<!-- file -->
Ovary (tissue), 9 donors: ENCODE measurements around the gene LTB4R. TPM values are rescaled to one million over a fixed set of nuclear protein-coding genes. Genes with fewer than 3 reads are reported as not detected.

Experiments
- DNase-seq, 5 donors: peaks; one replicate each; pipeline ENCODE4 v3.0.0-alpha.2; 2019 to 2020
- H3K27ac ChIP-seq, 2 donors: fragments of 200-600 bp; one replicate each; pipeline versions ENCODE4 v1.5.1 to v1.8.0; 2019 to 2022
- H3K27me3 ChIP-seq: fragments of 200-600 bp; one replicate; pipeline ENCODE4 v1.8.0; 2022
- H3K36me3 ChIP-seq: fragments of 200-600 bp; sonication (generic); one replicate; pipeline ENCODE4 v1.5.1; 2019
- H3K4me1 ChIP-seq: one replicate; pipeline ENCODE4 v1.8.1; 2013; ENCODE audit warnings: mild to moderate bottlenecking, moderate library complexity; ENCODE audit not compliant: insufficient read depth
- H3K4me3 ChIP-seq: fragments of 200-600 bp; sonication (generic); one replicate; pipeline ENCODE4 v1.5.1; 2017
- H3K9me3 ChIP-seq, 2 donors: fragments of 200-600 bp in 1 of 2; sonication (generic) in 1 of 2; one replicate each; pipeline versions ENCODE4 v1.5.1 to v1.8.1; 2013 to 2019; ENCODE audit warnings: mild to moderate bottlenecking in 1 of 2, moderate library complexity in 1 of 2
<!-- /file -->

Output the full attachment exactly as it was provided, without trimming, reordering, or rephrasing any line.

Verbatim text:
Ovary (tissue), 9 donors: ENCODE measurements around the gene LTB4R. TPM values are rescaled to one million over a fixed set of nuclear protein-coding genes. Genes with fewer than 3 reads are reported as not detected.

Experiments
- DNase-seq, 5 donors: peaks; one replicate each; pipeline ENCODE4 v3.0.0-alpha.2; 2019 to 2020
- H3K27ac ChIP-seq, 2 donors: fragments of 200-600 bp; one replicate each; pipeline versions ENCODE4 v1.5.1 to v1.8.0; 2019 to 2022
- H3K27me3 ChIP-seq: fragments of 200-600 bp; one replicate; pipeline ENCODE4 v1.8.0; 2022
- H3K36me3 ChIP-seq: fragments of 200-600 bp; sonication (generic); one replicate; pipeline ENCODE4 v1.5.1; 2019
- H3K4me1 ChIP-seq: one replicate; pipeline ENCODE4 v1.8.1; 2013; ENCODE audit warnings: mild to moderate bottlenecking, moderate library complexity; ENCODE audit not compliant: insufficient read depth
- H3K4me3 ChIP-seq: fragments of 200-600 bp; sonication (generic); one replicate; pipeline ENCODE4 v1.5.1; 2017
- H3K9me3 ChIP-seq, 2 donors: fragments of 200-600 bp in 1 of 2; sonication (generic) in 1 of 2; one replicate each; pipeline versions ENCODE4 v1.5.1 to v1.8.1; 2013 to 2019; ENCODE audit warnings: mild to moderate bottlenecking in 1 of 2, moderate library complexity in 1 of 2